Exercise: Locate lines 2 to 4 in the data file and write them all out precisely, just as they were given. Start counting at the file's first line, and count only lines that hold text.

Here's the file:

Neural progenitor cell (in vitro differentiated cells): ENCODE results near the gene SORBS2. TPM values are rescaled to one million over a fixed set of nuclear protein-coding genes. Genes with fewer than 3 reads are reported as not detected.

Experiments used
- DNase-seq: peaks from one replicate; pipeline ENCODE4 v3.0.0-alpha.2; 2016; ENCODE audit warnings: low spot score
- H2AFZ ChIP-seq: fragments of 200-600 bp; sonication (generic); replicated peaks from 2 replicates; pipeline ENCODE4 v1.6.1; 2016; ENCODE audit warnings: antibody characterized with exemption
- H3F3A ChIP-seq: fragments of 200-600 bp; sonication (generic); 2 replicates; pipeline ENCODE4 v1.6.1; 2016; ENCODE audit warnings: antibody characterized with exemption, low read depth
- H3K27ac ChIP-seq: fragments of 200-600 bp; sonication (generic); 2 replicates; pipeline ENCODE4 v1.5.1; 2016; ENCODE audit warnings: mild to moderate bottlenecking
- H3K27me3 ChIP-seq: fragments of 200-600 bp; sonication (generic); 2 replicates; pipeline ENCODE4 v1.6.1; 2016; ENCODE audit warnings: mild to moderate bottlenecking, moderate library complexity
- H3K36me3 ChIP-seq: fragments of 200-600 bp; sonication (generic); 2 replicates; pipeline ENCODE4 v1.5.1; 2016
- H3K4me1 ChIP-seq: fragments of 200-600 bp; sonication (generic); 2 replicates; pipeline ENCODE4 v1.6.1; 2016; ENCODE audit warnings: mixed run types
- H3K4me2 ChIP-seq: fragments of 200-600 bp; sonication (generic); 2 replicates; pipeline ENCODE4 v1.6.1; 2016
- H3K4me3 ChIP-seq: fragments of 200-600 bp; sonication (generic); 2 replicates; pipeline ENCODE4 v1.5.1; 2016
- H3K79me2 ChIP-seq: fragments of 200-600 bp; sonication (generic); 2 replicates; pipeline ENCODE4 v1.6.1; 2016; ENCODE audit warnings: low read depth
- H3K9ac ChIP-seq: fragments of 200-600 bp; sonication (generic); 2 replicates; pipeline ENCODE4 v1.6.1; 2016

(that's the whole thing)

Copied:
Experiments used
- DNase-seq: peaks from one replicate; pipeline ENCODE4 v3.0.0-alpha.2; 2016; ENCODE audit warnings: low spot score
- H2AFZ ChIP-seq: fragments of 200-600 bp; sonication (generic); replicated peaks from 2 replicates; pipeline ENCODE4 v1.6.1; 2016; ENCODE audit warnings: antibody characterized with exemption